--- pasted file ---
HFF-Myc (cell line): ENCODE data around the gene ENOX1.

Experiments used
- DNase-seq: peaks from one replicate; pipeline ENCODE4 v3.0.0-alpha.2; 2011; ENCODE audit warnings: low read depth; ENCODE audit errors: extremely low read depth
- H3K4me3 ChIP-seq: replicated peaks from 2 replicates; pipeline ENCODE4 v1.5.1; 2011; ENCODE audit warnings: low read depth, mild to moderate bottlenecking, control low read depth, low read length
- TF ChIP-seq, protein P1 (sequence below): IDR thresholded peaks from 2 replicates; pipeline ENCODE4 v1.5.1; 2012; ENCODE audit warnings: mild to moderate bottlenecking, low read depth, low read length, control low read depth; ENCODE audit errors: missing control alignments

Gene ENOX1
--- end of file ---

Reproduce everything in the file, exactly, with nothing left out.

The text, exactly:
HFF-Myc (cell line): ENCODE data around the gene ENOX1.

Experiments used
- DNase-seq: peaks from one replicate; pipeline ENCODE4 v3.0.0-alpha.2; 2011; ENCODE audit warnings: low read depth; ENCODE audit errors: extremely low read depth
- H3K4me3 ChIP-seq: replicated peaks from 2 replicates; pipeline ENCODE4 v1.5.1; 2011; ENCODE audit warnings: low read depth, mild to moderate bottlenecking, control low read depth, low read length
- TF ChIP-seq, protein P1 (sequence below): IDR thresholded peaks from 2 replicates; pipeline ENCODE4 v1.5.1; 2012; ENCODE audit warnings: mild to moderate bottlenecking, low read depth, low read length, control low read depth; ENCODE audit errors: missing control alignments

Gene ENOX1